Sunday, 6 July 2008


8 Out of 10 Cats
6x03 (27/6/08 edition)

Babylon 5
1x18 A Voice in the Wilderness Part I
1x19 A Voice in the Wilderness Part II

1x06 Epiphanies

5x02 Gas and Oil Part 2
While a lot of this story pushes believability to the limit, the 'emergency measures' plot strand scenes of police attacking protestors are all too believable.

Wimbledon 2008
The longest -- and surely most tense -- men's singles final in Wimbledon history, Federer vs Nadal (for the third time) ended with the Spaniard winning. In the process he's put a stop to both Federer's near-record-breaking run of consecutive Wimbledon wins, and halted his near-five-year run of unbeaten matches on grass. Who'd've thought Federer would end up looking like the underdog too?!


Batman: Year One by Frank Miller & David Mazzucchelli
Chapters One - Four [the end]
See here for some of my thoughts on this book.

Batman: The Man Who Laughs by Ed Brubaker & Doug Mahnke
Like the film it inspired, Batman: Year One ends with newly-promoted Captain Jim Gordon informing Batman about a rising threat: the Joker. As The Dark Knight will do on film, The Man Who Laughs follows directly from this moment... Written very recently (2005), The Man Who Laughs mixes elements of Year One, the Joker's origin from The Killing Joke, and Batman's original first battle with him (in 1940's Batman #1), to retell the story of the Batman's first encounter with his nemesis. It's part of a new wave of creators retelling early Batman stories: 2005/6's Batman and the Monster Men is set during Year One and tells of Batman's first encounter with Dr Hugo Strange, while 2006/7's Batman and the Mad Monk retells another tale from Batman's first few appearances in Detective Comics, and leads directly into The Man Who Laughs (all three of these stories are collected in The Batman Chronicles Volume 1).

Batman: Made of Wood by Ed Brubaker & Patrick Zircher
(from the Batman: The Man Who Laughs hardcover)
Only tenuously linked with The Man Who Laughs: same writer and major involvement for (a retired) Gordon. In some ways it mirrors the construction of Man Who Laughs (which in turn mirrors Year One), with Gordon and Batman pursuing different lines of inquiry, narrated in journal-style text boxes. The story itself concerns a series of murders from the '40s, when Green Lantern patrolled Gotham. Consequently it's a bit of a team-up tale, a genre I don't care for on the whole, especially when it's someone with silly superpowers intruding on Batman's superpower-free world. On the plus side, the last page gives some nice extra meaning / modified perspective on what went before.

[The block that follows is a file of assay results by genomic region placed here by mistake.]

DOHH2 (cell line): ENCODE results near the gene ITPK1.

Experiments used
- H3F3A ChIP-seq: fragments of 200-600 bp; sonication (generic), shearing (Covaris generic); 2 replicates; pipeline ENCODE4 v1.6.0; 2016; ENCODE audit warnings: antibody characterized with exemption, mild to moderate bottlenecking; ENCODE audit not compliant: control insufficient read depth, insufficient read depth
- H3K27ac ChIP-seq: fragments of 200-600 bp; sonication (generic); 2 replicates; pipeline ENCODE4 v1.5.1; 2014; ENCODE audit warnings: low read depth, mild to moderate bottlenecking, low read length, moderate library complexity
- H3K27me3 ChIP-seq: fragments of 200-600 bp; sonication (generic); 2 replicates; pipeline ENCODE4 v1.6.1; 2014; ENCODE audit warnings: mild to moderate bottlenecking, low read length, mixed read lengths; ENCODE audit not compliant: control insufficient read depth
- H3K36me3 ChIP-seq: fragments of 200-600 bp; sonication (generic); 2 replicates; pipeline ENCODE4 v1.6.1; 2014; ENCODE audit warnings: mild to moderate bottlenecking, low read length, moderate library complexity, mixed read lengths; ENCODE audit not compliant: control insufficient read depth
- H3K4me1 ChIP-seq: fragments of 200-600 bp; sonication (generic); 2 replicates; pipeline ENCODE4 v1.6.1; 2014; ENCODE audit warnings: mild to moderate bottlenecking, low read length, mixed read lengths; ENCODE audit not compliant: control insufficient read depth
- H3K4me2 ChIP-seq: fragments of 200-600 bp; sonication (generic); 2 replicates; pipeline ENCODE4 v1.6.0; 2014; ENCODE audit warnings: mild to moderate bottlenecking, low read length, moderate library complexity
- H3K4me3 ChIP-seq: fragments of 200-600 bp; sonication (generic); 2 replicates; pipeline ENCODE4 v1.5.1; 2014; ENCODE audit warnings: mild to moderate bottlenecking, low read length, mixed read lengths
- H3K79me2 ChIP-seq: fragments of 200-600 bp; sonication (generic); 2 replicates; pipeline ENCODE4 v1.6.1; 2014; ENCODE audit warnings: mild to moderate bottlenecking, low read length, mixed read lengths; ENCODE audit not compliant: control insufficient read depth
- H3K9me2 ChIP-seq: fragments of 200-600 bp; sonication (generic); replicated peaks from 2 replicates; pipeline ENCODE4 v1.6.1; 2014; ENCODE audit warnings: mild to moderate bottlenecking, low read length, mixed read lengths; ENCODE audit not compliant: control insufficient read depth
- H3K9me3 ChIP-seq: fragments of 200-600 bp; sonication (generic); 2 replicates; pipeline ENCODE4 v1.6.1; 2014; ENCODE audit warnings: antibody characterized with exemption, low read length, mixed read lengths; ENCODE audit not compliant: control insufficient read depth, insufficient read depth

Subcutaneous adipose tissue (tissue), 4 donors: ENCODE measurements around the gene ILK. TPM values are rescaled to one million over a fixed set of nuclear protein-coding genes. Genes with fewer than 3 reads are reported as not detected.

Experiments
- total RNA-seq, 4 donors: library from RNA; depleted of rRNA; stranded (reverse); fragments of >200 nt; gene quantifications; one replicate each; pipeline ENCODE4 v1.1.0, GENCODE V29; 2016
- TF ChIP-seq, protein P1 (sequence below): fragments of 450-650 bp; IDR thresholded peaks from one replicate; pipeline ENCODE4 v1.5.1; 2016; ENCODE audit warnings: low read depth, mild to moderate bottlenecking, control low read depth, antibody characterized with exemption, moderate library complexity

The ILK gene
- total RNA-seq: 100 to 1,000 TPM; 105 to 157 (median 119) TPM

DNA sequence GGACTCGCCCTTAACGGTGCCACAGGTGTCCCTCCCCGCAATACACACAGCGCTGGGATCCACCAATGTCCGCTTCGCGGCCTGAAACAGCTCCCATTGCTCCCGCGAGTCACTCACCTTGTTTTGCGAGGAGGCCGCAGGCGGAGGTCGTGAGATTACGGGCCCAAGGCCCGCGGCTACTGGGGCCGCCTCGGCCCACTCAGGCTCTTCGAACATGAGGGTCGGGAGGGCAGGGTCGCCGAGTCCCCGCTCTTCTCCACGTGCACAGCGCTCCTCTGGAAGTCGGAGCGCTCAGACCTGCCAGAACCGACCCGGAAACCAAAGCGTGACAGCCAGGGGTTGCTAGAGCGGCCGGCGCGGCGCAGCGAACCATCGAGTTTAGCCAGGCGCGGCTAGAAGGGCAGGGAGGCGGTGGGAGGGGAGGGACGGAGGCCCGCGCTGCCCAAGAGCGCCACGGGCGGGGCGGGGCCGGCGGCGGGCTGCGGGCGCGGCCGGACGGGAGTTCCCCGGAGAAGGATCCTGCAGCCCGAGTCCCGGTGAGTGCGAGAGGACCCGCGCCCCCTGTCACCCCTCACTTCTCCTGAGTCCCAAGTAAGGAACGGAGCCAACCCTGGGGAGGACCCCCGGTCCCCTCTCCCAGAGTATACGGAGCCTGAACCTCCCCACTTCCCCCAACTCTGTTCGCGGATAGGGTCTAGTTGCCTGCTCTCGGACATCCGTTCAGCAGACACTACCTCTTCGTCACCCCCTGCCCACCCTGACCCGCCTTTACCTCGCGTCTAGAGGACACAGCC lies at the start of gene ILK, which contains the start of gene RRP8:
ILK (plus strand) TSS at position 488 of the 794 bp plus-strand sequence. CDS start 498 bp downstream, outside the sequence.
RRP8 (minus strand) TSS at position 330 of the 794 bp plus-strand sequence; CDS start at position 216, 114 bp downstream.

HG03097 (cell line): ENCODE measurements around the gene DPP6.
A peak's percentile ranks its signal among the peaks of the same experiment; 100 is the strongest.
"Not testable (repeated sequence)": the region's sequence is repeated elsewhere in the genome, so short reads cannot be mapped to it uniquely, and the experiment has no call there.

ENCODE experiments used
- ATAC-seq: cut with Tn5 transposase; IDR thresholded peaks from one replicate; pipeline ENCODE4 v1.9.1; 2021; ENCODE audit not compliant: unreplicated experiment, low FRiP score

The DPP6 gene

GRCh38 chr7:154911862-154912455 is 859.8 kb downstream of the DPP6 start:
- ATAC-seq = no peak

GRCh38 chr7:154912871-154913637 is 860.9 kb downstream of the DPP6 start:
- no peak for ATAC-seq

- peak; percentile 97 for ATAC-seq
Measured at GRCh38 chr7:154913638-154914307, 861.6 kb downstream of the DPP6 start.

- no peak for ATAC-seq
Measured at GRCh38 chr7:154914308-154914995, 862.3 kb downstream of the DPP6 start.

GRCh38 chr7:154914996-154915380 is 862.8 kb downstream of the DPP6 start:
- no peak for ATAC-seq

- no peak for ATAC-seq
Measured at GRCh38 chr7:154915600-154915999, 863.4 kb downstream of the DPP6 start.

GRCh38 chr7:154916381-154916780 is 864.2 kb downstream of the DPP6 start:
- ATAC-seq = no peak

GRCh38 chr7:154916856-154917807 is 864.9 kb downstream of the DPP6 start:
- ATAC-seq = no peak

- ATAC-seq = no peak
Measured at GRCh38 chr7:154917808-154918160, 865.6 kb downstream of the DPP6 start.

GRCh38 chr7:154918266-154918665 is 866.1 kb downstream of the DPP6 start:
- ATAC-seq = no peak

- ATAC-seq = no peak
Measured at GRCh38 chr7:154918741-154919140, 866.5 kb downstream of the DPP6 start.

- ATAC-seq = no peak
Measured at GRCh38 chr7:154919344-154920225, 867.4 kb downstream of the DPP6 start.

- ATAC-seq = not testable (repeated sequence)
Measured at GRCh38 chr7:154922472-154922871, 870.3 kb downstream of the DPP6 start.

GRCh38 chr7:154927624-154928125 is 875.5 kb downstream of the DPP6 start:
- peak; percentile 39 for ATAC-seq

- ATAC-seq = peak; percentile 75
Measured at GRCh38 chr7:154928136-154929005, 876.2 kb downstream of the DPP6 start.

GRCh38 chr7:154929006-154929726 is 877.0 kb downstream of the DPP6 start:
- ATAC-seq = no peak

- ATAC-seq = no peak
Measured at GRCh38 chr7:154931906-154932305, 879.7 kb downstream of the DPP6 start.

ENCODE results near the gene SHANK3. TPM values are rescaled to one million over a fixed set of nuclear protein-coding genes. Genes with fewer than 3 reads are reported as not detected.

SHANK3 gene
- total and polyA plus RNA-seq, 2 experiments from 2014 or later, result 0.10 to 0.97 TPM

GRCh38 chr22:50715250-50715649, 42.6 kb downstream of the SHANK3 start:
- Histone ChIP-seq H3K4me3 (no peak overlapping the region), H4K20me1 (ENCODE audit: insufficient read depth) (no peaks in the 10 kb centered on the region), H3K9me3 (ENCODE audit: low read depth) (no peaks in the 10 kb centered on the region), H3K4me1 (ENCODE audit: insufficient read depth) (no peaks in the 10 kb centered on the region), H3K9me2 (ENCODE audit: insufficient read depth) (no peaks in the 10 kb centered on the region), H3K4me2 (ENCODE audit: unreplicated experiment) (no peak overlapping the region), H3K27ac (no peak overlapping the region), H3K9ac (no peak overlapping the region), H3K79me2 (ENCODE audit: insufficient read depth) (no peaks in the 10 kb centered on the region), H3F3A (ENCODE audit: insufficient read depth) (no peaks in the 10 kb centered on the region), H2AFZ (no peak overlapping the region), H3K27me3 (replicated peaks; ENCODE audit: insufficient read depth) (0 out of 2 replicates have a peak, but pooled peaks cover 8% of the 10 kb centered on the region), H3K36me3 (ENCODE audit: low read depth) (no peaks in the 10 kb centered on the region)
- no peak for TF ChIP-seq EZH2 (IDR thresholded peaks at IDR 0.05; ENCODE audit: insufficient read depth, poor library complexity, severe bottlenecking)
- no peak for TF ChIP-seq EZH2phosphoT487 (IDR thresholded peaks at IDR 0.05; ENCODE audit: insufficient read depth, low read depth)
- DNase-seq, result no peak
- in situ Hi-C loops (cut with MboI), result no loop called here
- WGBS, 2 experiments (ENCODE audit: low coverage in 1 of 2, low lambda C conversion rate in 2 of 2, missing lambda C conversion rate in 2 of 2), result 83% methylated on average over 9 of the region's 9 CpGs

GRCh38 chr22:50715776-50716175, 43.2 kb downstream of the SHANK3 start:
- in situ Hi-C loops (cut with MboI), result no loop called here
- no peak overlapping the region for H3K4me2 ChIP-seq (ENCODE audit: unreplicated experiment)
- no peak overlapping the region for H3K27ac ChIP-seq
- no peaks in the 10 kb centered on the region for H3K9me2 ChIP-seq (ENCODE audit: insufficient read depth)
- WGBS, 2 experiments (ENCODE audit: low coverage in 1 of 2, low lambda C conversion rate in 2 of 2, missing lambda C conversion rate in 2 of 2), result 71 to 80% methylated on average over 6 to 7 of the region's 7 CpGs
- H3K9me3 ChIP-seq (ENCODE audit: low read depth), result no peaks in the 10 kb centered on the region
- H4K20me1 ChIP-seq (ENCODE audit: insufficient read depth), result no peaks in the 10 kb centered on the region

Not that this really matters to anyone, but... normally I keep what I've read/watched to alphabetical order, but have here stuck to the order I read them because my comments flow that way.

"Batman: Year One" by Frank Miller & David Mazzucchelli

Batman: Year One is one of the key late '80s tales (like Watchmen and The Dark Knight Returns) that are credited with re-defining the comics medium. It's as much Jim Gordon's story as Batman's, succinctly showing how Batman's emergence began to change things in a corrupt, ruined Gotham. It's clear that a lot of this formed the basis to Batman Begins, though I'd argue the film's embellishments improve on this version.

The most recent edition also includes a page from an L.A. Confidential-style gossip rag, 'The Crime Blotter'; an introduction by Denny O'Neill (written in 1988); an interesting illustrated afterword by David Mazzucchelli ; a selection of script pages and corresponding layouts; a gallery of sketches and covers (including more roughs); to-scale reproductions of original art and newspaper-print pages; and, finally, another afterword, by Frank Miller.

These extras represent 40 pages, much of it very interesting. Especially intriguing were Mazzucchelli's early '80s submission pencils, which show a detailed realistic style, which was largely abandoned for a scratchy, sketchier style through Year One.

Days til New York...


For a full explanation, please see the start of the countdown.